The incidence of statin intolerance due to non-severe side effects is estimated to be 5–10%. As an increasing number of patients become eligible for lipid-lowering treatment, this is becoming a more prevalent issue. Very limited, if any, data exist so far in the management of this subgroup of patients. Clinic letters from 1,100 patients who attended the Lipid Clinic at Hull Royal Infirmary from January 2000 until December 2004 were searched for ‘statin intolerance’. Forty patients (19 male, 21 female, median age 62 years) were identified with intolerance to at least one statin drug but with an absolute indication to be on treatment. Out of the 40 patients, 26 (65%, 11 male, 15 female) were eventually able to tolerate a statin for at least six months without their initial side effect, the most commonly successful statins being rosuvastatin (n=9) and pravastatin (n=8). Overall, this required a median of two switches (range one to four) in statin treatment. Fourteen (35%) were unable to continue treatment after a median of 1.5 switches (range one to three), either because of continued intolerance or a decision not to proceed with more alternatives. In conclusion, nearly two thirds of patients with initial problems with a particular statin are able to take an alternative statin without side effects. This supports the trial of different statins in intolerant patients.
It is estimated that 2.5 million patients in the UK currently take statin drugs for both primary and secondary prevention of vascular disease, and this number is likely to rise substantially with the lowering of treatment thresholds.1
As an increasing number of patients become eligible for lipid-lowering treatment, there is an increasing number who appear to be intolerant to individual statins. Indeed, though statins are known to be well tolerated and safe as elucidated in clinical trials, in the real world the incidence of statin intolerance due to non-severe side effects may well be underestimated.2,3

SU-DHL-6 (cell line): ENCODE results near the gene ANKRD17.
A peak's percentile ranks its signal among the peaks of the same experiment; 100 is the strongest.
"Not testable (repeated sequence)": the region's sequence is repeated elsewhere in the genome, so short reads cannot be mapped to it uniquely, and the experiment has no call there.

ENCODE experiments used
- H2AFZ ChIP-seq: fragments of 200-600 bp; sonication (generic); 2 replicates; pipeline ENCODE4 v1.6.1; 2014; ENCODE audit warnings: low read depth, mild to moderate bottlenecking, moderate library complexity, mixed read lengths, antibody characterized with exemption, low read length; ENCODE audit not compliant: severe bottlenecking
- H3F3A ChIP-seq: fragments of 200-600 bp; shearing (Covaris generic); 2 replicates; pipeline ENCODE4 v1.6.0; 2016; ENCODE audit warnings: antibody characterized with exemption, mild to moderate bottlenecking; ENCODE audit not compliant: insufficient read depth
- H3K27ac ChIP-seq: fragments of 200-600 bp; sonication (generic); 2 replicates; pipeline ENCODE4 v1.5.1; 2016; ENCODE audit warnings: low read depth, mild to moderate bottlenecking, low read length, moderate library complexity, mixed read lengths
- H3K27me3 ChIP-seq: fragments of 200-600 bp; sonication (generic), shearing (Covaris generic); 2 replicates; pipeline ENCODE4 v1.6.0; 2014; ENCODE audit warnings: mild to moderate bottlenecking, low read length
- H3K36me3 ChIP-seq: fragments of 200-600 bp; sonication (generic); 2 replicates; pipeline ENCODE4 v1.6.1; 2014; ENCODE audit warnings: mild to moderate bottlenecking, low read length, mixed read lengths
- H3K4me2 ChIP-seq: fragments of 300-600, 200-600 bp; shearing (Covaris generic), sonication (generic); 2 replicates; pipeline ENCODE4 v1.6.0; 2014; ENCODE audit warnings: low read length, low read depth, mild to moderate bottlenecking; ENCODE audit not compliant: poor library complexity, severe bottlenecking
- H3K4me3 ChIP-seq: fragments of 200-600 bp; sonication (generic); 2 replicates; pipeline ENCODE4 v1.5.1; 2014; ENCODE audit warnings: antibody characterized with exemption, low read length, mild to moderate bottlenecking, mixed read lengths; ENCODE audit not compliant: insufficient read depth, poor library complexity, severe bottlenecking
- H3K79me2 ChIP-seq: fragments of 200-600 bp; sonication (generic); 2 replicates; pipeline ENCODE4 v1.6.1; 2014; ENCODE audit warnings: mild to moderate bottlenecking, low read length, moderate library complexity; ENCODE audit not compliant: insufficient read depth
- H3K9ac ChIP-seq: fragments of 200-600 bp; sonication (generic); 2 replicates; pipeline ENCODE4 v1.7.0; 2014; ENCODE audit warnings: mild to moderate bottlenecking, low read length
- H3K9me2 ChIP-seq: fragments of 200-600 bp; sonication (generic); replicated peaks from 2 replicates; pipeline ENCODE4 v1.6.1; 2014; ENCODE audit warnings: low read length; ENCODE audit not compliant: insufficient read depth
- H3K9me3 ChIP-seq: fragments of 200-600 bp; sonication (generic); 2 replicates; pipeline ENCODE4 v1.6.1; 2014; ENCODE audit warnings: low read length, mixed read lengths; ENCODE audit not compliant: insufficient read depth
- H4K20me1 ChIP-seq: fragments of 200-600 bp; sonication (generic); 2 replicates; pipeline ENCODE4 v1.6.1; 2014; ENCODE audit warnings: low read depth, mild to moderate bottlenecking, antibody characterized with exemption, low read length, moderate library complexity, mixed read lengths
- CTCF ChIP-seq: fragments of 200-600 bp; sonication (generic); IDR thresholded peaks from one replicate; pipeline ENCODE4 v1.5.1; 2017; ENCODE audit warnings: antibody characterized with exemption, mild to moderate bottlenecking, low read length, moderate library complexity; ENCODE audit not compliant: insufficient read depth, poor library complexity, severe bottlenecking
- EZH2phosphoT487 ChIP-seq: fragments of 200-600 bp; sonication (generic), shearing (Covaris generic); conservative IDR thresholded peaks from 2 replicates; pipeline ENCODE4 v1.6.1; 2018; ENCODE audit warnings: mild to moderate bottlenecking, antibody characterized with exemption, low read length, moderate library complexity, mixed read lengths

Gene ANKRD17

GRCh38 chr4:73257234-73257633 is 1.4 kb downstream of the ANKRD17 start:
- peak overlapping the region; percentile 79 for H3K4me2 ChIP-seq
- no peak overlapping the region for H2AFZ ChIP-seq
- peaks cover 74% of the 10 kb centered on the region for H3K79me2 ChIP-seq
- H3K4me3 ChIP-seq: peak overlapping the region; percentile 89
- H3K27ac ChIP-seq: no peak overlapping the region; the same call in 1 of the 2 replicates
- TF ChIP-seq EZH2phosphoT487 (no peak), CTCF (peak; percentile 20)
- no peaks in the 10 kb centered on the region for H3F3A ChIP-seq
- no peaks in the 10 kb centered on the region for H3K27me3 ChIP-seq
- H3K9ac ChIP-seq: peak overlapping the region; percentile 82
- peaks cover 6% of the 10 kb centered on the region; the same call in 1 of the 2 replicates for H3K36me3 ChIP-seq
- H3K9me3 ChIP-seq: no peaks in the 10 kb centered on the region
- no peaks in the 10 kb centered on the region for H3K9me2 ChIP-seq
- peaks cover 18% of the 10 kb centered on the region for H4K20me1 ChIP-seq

Since differences in the kinetics and metabolism of individual statins exist,3 there is a pharmacological basis for trying a patient who is intolerant of a particular statin on an alternative drug within the same class. Therefore, we set out to establish if patients with intolerance to one or more statin drugs are likely to be intolerant to other drugs in the same class or whether an alternative can usually be found.
The clinic letters of 1,100 patients who attended the Specialist Lipid Clinic at Hull Royal Infirmary from January 2000 until December 2004 were searched for ‘statin intolerance’ in any part of the text. Intolerance was defined as either subjective symptoms or biochemical abnormalities directly attributable to statins and significant enough to warrant a change or discontinuation of treatment as assessed by a specialist physician. In order to assign causality, these symptoms or signs were required to completely resolve following discontinuation or changing of a particular statin.
Hospital case notes were used to verify and ascertain which statins were used at initial referral and then subsequently during the study period. Patient characteristics, the dose of statins and the nature of symptoms were also recorded, as was success in being able to tolerate an alternative statin.
The order in which particular statins were tried was not fixed but was influenced by the need to reach lipid targets and the nature of the side effect involved. Not all statins were tried in every patient since the decision to continue swapping involved the agreement of the patient.
Forty-four patients (21 male, 23 female; median age 62 years, interquartile range [IQR] 55 to 69 years) were identified who had been referred with intolerance to at least one statin drug (prevalence 4%). At the time of referral, all the selected patients had one or more absolute indications to remain on statin treatment (24 vascular disease, nine significant primary hypercholesterolaemia, six diabetes and 11 familial hypercholesterolaemia).
The problems caused by the initial statin leading to referral were classified broadly into muscle related (e.g. muscle pains, leg pains, muscle tenderness), gastrointestinal (e.g. nausea, indigestion), raised transaminases, central nervous system related (e.g. insomnia, headaches) and others (e.g. alopecia, renal impairment, etc.) (table 1).
Two patients had lipid profiles that were felt to be more appropriately treated with fibrates rather than statins, and two had a high-density lipoprotein (HDL) concentration sufficient not to warrant any lipid-lowering treatment.